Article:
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Two Poems on Teaching

Teaching World History II

The voice weaves in
through my open doorway
from the classroom down the hall.

Like talking wind,
or seeking vines,
or blackberry canes with thorns.

He's a midway barker,
a sword swallower,
a fairground carnival ride.

Yesterday, I saw him juggle
One orange, partly eaten
A paper-clip, and
a single battered copy of
Glencoe's World History II.

Child Left Behind

You ain't got nothing to teach
me. No, I don't got to sit down.

I hate this class. I hate this school.
Why can't I go to the lav now?
I ain't got nothing to learn.

All I was doing was looking.
What? I wasn't doing no
thing. That wasn't fair. It wasn't me.
He did it first. That wasn't mine.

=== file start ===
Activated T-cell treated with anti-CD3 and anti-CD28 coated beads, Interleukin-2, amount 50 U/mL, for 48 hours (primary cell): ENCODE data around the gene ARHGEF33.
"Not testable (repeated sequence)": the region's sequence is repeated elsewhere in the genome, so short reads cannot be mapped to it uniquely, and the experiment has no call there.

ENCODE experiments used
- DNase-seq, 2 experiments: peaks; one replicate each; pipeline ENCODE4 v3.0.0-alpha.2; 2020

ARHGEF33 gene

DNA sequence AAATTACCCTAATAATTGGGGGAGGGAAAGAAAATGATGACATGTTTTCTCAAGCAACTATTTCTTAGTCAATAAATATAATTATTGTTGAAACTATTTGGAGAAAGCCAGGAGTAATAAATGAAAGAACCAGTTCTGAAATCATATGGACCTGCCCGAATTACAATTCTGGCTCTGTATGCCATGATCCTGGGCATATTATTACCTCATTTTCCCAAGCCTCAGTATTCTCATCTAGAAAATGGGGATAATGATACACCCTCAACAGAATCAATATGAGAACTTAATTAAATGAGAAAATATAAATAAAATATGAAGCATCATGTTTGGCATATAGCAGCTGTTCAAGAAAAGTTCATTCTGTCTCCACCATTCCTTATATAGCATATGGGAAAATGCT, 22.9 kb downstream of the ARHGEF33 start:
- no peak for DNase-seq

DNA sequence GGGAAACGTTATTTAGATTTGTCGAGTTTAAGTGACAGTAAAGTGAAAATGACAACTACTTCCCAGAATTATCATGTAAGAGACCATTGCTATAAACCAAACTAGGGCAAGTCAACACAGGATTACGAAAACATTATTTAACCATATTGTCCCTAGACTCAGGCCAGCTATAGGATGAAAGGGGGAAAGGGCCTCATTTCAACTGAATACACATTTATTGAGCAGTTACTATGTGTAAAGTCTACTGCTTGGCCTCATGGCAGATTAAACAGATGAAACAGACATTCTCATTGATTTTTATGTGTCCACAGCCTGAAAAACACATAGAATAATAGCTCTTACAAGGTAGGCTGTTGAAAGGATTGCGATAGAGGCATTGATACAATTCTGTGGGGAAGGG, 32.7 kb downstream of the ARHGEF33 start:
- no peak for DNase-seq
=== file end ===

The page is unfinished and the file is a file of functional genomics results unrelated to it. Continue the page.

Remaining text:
Why are you just such a bee--
All I was doing was laughing.
No, I don't got to sit down.

You ain't got nothing to teach me.
I ain't got nothing to learn.

Won't let you have nothing
to teach

Don't wanta have nothing

to learn.



dmiley said…
I hope with all my heart that the second poem is not what you're facing everyday.
Hi, David!


I'm afraid it's what almost every teacher in America is facing every day... Though it's a minority of kids, I don't think any teacher, anywhere, gets a day without at least a little of that attitude directed our way.

It is painful. And I really do see my response to the particular class and students who inspired that poem as... well, not to sound too grandiose or anything, but staying in "the zone" with those kids, and continuing to set limits, work to connect, and not to be provoked to verbal violence as my peace testimony.

I also think it makes the work done my my colleague, the inspiration for "Teaching History I" all the more amazing. The good teachers among us are so good...
Anonymous said…
Hi, I am a teacher and I shared this poem with my colleagues.

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